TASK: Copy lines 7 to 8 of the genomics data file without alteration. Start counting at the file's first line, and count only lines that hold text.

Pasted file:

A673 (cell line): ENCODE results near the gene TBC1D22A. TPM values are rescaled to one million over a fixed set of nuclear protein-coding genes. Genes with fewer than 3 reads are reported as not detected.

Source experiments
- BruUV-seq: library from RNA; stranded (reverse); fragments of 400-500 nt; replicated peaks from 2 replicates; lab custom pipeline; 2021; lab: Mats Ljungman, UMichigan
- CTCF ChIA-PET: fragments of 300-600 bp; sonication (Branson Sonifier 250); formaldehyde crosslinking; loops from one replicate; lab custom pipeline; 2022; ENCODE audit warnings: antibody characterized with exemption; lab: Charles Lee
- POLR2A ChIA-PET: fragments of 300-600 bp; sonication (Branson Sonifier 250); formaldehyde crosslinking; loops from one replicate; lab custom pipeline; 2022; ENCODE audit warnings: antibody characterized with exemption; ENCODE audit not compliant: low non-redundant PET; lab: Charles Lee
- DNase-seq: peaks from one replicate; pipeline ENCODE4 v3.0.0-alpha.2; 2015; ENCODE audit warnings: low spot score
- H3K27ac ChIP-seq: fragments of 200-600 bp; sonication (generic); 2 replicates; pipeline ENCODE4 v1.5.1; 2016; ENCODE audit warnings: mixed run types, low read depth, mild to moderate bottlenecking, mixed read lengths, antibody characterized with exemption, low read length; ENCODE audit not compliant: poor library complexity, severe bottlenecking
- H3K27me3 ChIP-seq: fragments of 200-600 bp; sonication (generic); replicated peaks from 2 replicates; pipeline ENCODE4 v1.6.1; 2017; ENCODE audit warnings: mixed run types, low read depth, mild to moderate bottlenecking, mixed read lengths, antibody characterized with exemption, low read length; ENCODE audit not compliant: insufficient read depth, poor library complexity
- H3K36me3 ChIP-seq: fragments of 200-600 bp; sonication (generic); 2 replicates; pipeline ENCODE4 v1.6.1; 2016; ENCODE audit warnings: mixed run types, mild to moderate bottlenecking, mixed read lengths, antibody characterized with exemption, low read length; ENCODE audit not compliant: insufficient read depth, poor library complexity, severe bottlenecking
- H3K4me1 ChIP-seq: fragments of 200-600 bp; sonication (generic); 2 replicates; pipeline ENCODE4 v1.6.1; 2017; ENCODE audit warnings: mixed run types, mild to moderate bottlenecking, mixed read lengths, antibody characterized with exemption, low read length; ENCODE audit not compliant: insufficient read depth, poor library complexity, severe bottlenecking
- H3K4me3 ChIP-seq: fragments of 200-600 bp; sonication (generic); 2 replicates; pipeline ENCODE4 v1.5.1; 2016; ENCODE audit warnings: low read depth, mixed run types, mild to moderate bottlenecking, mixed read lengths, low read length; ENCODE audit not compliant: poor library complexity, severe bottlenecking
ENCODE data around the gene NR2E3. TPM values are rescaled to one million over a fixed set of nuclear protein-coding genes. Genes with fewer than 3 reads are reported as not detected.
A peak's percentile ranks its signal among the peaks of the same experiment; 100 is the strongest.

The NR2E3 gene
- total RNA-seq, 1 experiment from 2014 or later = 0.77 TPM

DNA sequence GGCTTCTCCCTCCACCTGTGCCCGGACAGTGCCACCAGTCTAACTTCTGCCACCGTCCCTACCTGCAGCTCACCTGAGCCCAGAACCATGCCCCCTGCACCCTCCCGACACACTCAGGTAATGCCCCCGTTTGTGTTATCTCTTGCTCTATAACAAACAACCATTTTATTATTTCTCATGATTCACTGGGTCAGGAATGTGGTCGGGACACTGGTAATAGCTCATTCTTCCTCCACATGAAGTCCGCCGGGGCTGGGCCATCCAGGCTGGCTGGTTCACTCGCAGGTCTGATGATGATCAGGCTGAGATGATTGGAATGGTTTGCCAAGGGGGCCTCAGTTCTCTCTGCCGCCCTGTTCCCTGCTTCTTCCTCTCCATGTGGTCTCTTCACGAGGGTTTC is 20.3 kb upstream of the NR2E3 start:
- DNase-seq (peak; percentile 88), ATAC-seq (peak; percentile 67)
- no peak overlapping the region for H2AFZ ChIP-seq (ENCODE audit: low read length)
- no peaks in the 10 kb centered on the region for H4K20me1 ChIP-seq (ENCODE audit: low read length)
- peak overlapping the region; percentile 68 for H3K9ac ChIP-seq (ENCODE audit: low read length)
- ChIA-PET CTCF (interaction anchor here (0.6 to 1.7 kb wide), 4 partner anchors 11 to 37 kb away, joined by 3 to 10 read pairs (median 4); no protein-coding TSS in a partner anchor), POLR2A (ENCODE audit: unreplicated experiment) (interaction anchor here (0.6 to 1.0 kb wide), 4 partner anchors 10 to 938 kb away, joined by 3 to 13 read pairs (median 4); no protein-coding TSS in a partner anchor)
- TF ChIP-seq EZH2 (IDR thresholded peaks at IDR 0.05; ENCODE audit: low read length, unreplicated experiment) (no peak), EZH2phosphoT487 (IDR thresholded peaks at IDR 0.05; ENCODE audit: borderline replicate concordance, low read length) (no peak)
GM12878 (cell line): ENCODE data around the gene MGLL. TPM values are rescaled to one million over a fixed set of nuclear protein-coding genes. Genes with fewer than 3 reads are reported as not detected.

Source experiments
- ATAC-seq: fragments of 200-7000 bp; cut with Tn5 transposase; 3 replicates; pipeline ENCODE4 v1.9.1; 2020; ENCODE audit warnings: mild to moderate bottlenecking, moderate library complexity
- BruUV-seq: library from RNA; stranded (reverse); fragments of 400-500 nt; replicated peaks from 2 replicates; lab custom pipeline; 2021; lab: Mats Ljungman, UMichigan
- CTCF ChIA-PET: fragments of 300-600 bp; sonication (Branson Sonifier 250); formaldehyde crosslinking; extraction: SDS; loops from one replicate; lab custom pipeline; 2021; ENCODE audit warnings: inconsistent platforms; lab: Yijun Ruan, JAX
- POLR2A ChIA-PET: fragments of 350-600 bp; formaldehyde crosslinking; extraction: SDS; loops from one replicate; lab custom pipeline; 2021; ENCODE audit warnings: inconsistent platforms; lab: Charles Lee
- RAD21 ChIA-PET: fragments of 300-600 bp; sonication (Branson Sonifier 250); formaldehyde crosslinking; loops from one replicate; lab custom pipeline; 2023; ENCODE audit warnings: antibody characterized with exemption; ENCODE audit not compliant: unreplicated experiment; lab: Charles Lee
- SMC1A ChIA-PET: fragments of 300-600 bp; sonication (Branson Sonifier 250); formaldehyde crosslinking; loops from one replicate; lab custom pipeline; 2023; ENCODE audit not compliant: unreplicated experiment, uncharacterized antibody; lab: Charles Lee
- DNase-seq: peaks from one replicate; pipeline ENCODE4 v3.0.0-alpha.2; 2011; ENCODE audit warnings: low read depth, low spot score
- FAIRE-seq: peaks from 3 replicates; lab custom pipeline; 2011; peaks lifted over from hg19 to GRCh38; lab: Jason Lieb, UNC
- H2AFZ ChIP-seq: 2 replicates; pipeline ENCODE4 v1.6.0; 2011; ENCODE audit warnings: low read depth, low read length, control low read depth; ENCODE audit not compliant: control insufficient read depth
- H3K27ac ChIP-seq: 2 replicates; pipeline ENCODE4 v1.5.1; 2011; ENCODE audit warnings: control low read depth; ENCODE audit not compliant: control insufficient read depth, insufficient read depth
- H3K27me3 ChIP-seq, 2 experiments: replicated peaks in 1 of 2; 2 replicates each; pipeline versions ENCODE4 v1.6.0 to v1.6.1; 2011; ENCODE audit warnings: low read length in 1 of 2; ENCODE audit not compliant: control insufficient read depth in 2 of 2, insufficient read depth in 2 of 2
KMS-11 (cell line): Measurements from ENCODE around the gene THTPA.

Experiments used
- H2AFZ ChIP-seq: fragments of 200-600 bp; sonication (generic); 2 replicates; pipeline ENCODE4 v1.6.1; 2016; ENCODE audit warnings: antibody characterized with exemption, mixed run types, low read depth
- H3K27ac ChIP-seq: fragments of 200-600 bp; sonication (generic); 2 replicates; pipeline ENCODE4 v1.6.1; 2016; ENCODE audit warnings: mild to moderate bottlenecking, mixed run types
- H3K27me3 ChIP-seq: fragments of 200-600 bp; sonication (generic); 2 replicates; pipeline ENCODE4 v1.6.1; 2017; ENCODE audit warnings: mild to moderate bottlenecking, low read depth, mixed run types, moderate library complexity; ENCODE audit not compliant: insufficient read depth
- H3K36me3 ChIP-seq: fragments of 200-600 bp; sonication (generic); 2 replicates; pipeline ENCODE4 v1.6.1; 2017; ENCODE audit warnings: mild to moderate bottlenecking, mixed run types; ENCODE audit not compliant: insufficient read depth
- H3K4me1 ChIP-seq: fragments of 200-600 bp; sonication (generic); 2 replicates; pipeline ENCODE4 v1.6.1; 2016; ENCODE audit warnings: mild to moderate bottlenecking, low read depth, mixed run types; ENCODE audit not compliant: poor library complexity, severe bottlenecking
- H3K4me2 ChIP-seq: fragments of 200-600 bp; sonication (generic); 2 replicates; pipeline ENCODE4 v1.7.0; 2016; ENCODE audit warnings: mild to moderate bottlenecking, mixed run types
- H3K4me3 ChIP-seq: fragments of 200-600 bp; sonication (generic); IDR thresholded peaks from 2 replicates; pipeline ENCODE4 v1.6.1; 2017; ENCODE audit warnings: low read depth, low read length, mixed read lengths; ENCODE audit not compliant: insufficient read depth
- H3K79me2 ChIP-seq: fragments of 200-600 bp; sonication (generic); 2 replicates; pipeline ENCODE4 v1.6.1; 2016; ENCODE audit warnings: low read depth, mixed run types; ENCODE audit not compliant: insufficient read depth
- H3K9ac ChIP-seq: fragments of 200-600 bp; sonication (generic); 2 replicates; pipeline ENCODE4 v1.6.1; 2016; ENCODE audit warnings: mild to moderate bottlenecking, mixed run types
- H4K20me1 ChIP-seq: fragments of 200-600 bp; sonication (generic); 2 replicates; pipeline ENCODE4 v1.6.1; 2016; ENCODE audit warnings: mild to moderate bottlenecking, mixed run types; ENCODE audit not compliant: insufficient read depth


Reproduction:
- H3K27ac ChIP-seq: fragments of 200-600 bp; sonication (generic); 2 replicates; pipeline ENCODE4 v1.5.1; 2016; ENCODE audit warnings: mixed run types, low read depth, mild to moderate bottlenecking, mixed read lengths, antibody characterized with exemption, low read length; ENCODE audit not compliant: poor library complexity, severe bottlenecking
- H3K27me3 ChIP-seq: fragments of 200-600 bp; sonication (generic); replicated peaks from 2 replicates; pipeline ENCODE4 v1.6.1; 2017; ENCODE audit warnings: mixed run types, low read depth, mild to moderate bottlenecking, mixed read lengths, antibody characterized with exemption, low read length; ENCODE audit not compliant: insufficient read depth, poor library complexity